Content management company Huddle has some big ambitions - to become a $1bn giant and take on Microsoft. But one thing it's not going to mess with is human nature.
Going against human nature is where its rivals in the content management space have gone wrong, according to Huddle's CEO Alastair Mitchell.
"If you are trying to change human nature you are fighting a losing battle, and for too long enterprise software has tried to change people," he told TechRepublic. "This is about how you conform to human nature, but do what the enterprise needs."
Getting the most out of the content an organisation creates is a perennial problem for CIOs, and while collaboration and content management systems have existed for a long time, end users have often been reluctant to embrace them fully.
Mitchell's criticism of existing content management systems is that "these systems have been built in isolation from the way people really work". And while many software companies are now looking at adding social media style features to their products in order to fix this, he argues that the way people collaborate at work is very different to the way they use social media in their personal lives.
While in their private lives people have become more confident in using social media to share information, photos and likes and dislikes, that doesn't work in the office: Mitchell said that only four per cent of people will tell colleagues they've created a new document.
"People don't like sharing, the system should share for you," he said.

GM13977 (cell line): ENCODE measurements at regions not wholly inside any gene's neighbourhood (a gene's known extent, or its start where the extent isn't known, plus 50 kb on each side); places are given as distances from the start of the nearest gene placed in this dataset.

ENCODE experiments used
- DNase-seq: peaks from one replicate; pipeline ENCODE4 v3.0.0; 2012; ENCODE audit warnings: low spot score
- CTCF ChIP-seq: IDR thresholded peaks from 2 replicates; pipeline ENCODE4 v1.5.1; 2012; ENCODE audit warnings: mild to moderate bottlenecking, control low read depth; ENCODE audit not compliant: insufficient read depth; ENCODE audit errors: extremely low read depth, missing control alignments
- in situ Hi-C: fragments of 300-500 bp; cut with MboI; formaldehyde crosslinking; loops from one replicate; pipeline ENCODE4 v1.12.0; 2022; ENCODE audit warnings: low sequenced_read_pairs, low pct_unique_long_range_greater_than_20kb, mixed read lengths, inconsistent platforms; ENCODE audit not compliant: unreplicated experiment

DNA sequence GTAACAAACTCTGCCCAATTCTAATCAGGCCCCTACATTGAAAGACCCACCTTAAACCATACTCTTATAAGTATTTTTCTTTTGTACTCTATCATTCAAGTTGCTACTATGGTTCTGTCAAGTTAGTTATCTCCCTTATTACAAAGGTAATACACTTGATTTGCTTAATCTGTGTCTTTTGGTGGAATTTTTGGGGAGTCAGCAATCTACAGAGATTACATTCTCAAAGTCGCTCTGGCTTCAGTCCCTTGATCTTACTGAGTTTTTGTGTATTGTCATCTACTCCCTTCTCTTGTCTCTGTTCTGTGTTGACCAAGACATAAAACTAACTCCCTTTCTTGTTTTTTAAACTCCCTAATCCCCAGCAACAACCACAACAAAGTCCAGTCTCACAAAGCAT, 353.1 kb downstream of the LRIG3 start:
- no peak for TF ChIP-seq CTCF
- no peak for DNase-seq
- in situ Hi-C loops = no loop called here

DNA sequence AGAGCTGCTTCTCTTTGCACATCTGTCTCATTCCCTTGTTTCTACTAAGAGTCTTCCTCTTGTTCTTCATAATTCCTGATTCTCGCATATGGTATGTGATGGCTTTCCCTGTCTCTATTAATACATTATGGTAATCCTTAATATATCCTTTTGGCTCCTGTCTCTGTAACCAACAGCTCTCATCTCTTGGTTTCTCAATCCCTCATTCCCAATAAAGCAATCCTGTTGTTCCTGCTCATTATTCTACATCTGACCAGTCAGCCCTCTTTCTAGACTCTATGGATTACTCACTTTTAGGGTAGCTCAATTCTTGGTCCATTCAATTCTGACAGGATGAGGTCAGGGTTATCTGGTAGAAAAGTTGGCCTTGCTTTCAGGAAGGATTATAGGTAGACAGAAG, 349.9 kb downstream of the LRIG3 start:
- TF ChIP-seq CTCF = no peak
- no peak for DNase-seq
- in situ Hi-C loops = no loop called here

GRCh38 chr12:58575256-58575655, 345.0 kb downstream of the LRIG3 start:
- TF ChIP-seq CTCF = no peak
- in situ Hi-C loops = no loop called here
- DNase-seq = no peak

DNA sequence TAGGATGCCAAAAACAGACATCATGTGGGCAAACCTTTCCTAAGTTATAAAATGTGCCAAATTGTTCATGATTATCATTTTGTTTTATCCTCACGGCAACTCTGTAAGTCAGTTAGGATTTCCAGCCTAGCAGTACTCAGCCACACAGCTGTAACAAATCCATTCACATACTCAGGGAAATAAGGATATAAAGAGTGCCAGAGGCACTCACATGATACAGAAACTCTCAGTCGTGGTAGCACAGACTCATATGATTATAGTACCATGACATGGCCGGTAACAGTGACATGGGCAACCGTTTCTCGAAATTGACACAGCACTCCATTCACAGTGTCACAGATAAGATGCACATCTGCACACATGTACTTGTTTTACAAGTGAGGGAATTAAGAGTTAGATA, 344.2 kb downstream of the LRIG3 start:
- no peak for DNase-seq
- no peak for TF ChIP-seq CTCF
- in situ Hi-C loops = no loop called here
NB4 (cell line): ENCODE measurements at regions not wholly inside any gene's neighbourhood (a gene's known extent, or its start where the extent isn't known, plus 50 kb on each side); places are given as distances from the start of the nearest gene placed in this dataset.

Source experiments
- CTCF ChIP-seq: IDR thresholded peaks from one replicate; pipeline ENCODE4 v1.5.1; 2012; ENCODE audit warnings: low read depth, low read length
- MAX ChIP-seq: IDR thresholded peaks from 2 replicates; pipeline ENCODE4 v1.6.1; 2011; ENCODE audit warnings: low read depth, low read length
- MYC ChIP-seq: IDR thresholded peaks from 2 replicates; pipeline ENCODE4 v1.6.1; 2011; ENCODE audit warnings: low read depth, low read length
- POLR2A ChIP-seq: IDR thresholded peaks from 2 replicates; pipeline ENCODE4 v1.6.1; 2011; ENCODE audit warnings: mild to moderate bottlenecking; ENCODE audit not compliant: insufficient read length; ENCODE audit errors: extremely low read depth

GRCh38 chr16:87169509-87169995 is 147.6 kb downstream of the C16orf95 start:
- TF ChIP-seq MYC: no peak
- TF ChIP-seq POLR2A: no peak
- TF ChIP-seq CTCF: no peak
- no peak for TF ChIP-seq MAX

Huddle allows users to manage projects, share files and collaborate with people inside and outside of their organisation, and allows users to access files online, on desktops or via BlackBerry, iPhone and iPad apps.
The UK company was set up in 2006, and now has 100 staff and has raised $15m in funding, tripling sales year on year. Mitchell has big ambitions: "We want to be the next Autonomy - what they did for intelligent content behind the firewall we want to do for the web."
The company also recently unveiled a file synchronisation tool to allow organisations to securely sync and access documents on desktop and mobile devices. Huddle said that the use of consumer file syncing tools is growing because these make it easier for workers to share content between devices and work from any location - the downside is risk of information leaking or becoming out of date.
According to Huddle, the average document it manages is shared between 20 people, making it important to make sure everyone is working off the same version. The Huddle Sync technology predicts which files are likely to be most useful and syncs them across devices, and includes a remote wipe capability if devices are lost or stolen.
Steve Ranger is the UK editor of TechRepublic, and has been writing about the impact of technology on people, business and culture for more than a decade. Before joining TechRepublic he was the editor of silicon.com.